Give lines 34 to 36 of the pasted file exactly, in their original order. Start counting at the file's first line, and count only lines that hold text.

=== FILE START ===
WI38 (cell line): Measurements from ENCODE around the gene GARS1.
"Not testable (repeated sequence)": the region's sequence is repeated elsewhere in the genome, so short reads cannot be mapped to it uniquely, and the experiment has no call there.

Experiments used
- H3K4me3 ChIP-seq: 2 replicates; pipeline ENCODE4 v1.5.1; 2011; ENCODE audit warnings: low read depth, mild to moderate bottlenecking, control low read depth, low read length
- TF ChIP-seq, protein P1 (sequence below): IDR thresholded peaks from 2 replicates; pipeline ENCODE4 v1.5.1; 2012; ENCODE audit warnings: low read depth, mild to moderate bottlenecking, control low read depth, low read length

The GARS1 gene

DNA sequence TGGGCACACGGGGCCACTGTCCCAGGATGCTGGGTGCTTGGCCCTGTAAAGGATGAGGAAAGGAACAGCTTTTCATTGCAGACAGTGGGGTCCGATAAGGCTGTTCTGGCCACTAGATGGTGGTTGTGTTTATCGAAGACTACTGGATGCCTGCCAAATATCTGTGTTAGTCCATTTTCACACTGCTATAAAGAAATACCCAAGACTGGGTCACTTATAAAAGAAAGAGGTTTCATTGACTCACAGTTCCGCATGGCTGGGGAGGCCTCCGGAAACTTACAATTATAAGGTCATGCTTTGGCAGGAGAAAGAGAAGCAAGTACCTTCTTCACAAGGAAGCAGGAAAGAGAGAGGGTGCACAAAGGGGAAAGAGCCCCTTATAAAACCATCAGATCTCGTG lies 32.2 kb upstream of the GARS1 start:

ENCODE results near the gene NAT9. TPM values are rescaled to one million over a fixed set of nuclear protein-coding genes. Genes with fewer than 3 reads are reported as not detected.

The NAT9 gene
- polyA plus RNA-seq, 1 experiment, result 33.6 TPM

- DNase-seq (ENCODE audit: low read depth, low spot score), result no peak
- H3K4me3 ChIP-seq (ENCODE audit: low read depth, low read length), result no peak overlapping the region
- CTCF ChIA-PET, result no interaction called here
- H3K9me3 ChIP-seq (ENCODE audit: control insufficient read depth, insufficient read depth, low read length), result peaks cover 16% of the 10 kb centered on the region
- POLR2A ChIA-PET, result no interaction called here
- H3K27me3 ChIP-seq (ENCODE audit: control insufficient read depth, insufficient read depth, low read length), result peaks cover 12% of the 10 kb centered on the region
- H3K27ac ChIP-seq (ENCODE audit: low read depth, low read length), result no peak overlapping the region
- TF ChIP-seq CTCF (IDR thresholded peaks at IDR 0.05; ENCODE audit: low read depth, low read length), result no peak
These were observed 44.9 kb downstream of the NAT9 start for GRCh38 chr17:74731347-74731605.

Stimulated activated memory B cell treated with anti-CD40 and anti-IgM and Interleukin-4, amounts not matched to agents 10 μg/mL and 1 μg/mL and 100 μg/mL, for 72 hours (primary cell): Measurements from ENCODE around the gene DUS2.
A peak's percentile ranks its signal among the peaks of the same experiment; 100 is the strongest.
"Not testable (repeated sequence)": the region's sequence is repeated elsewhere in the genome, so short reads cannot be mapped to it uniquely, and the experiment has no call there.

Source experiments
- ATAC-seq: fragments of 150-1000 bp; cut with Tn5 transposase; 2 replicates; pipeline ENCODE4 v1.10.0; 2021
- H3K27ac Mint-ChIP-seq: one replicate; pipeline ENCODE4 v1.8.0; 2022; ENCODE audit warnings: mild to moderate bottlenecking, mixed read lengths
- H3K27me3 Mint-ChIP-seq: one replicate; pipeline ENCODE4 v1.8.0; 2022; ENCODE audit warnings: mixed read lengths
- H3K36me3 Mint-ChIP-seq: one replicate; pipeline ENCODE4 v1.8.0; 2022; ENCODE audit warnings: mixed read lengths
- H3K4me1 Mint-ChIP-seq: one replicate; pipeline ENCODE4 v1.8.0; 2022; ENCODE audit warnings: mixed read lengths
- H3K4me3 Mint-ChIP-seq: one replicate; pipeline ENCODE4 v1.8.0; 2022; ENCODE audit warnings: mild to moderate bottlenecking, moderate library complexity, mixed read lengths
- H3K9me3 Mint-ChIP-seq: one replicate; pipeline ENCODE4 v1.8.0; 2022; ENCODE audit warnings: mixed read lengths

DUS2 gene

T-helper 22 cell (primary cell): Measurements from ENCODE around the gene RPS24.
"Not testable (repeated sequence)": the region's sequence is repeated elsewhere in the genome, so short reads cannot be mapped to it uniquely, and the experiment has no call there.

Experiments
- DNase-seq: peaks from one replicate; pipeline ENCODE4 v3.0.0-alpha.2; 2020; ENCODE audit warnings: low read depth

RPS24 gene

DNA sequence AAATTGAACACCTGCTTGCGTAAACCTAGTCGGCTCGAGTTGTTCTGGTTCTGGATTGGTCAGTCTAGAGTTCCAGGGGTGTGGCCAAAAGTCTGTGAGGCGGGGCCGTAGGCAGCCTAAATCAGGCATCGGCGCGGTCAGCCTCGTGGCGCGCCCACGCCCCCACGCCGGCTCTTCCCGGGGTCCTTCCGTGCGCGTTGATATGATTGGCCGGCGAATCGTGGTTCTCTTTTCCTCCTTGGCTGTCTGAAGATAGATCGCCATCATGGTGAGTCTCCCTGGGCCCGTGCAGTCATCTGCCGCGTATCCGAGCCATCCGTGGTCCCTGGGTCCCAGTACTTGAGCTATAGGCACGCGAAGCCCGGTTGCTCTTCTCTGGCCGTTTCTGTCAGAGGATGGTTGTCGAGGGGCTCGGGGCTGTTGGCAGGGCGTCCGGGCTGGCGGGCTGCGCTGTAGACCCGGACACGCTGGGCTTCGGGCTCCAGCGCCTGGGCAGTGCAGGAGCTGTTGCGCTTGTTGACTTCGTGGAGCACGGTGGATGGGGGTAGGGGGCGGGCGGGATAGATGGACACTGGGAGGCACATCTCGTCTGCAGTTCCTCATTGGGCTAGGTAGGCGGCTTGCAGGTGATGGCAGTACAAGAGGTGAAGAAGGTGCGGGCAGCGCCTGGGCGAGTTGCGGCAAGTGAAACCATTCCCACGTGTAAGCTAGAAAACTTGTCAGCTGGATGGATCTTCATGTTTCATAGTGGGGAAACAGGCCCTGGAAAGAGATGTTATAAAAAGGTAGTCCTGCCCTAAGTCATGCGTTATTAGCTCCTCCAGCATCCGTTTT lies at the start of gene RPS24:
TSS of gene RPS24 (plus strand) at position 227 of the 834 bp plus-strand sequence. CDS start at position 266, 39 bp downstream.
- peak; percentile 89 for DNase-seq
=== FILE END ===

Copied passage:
Experiments
- DNase-seq: peaks from one replicate; pipeline ENCODE4 v3.0.0-alpha.2; 2020; ENCODE audit warnings: low read depth

RPS24 gene